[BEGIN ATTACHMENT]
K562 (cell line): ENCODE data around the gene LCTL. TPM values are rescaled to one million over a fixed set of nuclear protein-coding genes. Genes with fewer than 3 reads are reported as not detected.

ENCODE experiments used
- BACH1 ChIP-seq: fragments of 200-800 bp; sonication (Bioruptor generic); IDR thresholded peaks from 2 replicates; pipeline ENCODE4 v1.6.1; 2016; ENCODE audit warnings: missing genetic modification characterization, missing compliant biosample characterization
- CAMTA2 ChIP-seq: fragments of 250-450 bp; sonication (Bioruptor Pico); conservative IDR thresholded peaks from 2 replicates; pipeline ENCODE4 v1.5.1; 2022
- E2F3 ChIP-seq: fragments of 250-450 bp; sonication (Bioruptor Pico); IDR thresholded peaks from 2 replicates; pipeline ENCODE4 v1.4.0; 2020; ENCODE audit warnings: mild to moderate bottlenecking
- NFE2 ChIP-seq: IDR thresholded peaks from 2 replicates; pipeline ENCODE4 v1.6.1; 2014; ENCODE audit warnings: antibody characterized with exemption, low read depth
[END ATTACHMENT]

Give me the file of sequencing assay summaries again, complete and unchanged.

K562 (cell line): ENCODE data around the gene LCTL. TPM values are rescaled to one million over a fixed set of nuclear protein-coding genes. Genes with fewer than 3 reads are reported as not detected.

ENCODE experiments used
- BACH1 ChIP-seq: fragments of 200-800 bp; sonication (Bioruptor generic); IDR thresholded peaks from 2 replicates; pipeline ENCODE4 v1.6.1; 2016; ENCODE audit warnings: missing genetic modification characterization, missing compliant biosample characterization
- CAMTA2 ChIP-seq: fragments of 250-450 bp; sonication (Bioruptor Pico); conservative IDR thresholded peaks from 2 replicates; pipeline ENCODE4 v1.5.1; 2022
- E2F3 ChIP-seq: fragments of 250-450 bp; sonication (Bioruptor Pico); IDR thresholded peaks from 2 replicates; pipeline ENCODE4 v1.4.0; 2020; ENCODE audit warnings: mild to moderate bottlenecking
- NFE2 ChIP-seq: IDR thresholded peaks from 2 replicates; pipeline ENCODE4 v1.6.1; 2014; ENCODE audit warnings: antibody characterized with exemption, low read depth